The Supreme Audit Office (NKÚ) has said that to comply with the government’s request to check the books of the Administration of State Material Reserves (SSHR) would be futile, even if it had the full capacity to do so. PM Petr Nečas’ cabinet wants state auditors to investigate the controversial extra-budgetary “special accounts” — but the NKÚ has already made clear the SSHR buys high and sells low with impunity, and MPs have de facto legitimized the practice.
Parliament’s immunity and mandate committee took no decision at their session Wednesday on the question of allowing MP Vlasta Parkanová (TOP 09), the former defense minister, to be prosecuted on abuse of office and other charges for her role in the 2009 purchase of CASA transport aircraft. But whether she can even be held liable for the ‘deliberately overpriced’ CASA contract is a matter of contention.
Preparations were announced last week for a new law on the Czech civil service, which according to Prime Minister Petr Nečas will result in the state, regional, and local government administrations being depoliticized. However, the PM failed to spell out the planned law's role in the government’s wider anti-corruption strategy.
A Prague court this week upheld a suspended prison sentence on Supreme Audit Office (NKÚ) head František Dohnal for refusing MPs access to its books, and now he’s out. Politicians — despite public denials — long ago began working to ensure their favorites get on the short list of candidates to replace him; sources tell Czech Position they inlcude the PM’s chief advisor Martin Říman and MP Zdeňka Horníková (both ODS) and Miroslav Vaněk of the ÚZSVM.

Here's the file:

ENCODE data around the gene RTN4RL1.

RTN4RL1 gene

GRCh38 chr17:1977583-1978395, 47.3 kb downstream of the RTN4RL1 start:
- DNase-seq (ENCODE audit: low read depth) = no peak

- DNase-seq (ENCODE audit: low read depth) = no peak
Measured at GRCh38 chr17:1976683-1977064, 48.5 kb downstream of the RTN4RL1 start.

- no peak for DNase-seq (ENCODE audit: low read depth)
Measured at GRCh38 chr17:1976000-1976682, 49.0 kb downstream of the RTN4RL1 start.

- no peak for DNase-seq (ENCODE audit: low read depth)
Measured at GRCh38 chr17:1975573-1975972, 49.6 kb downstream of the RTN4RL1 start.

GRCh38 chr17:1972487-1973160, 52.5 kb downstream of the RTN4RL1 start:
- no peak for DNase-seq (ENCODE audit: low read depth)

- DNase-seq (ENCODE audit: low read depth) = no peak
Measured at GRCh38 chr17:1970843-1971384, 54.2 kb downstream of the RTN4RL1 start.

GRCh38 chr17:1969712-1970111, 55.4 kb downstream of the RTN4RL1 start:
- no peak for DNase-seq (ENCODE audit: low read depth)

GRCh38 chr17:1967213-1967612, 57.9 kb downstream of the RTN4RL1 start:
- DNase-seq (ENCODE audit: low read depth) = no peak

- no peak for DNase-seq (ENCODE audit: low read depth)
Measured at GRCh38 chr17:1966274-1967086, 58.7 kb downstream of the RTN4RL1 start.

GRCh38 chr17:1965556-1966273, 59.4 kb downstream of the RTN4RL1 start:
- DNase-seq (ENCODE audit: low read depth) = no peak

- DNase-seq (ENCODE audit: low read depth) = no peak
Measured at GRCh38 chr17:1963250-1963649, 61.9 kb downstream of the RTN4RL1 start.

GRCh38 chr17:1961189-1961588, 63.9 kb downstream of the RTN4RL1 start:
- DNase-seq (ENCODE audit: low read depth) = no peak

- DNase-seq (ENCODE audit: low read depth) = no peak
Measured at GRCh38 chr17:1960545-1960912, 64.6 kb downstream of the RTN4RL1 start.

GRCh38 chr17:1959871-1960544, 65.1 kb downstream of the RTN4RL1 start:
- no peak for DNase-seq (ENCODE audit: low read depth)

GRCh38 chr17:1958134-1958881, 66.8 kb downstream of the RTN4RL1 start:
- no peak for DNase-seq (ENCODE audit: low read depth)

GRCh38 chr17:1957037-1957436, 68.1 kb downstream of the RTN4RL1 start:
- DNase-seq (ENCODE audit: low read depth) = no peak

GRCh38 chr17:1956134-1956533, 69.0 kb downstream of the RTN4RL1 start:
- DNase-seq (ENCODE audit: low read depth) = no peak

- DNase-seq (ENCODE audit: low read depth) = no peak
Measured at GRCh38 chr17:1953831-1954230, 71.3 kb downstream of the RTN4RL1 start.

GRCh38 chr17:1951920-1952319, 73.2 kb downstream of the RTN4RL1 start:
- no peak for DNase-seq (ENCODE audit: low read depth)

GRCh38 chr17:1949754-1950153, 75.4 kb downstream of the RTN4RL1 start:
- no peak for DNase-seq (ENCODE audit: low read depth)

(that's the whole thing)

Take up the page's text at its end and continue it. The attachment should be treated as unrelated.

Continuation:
According to various sources, the extent of losses resulting from corruption in the Czech Republic is estimated at between Kč 30 billion and Kč 60 billion; some even claim that it equals the entire public budgets deficit. In Part 2 of Czech Position’s anti-corruption handbook series, Supreme Audit Office (NKÚ) vice-president Miloslav Kala posits a correlation between the scale of corruption and economic mismanagement.
Corruption — defined by the international watchdog Transparency International as “the abuse of entrusted power for private gain” — affects many fields of the public environment; consultancy firms have brought these methods to perfection, achieving “tailor-made fully guaranteed risk-free corruption,” writes Supreme Audit Office (NKÚ) vice chairman Miloslav Kala in the first installment of Czech Position’s anti-corruption handbook.
The case involving the Supreme Audit Office (NKÚ) headquarters has taken a new turn, with a complaint was lodged against an unknown culprit on the suspicion that there was an infringement of trust when administering property. The complaint apparently came from NKÚ Vice President Miloslav Kala. Questions about the pricey lease for the headquarters surfaced in January.
The Czech politicians and authorities have systematically failed to address serious allegations of corruption, Supreme Audit Office (NKÚ) vice president Miloslav Kala said in an interview. The solution is not to further analyze the situation but rather to implement anti-corruption policies long under discussion — including extending the NKÚ’s powers, he says.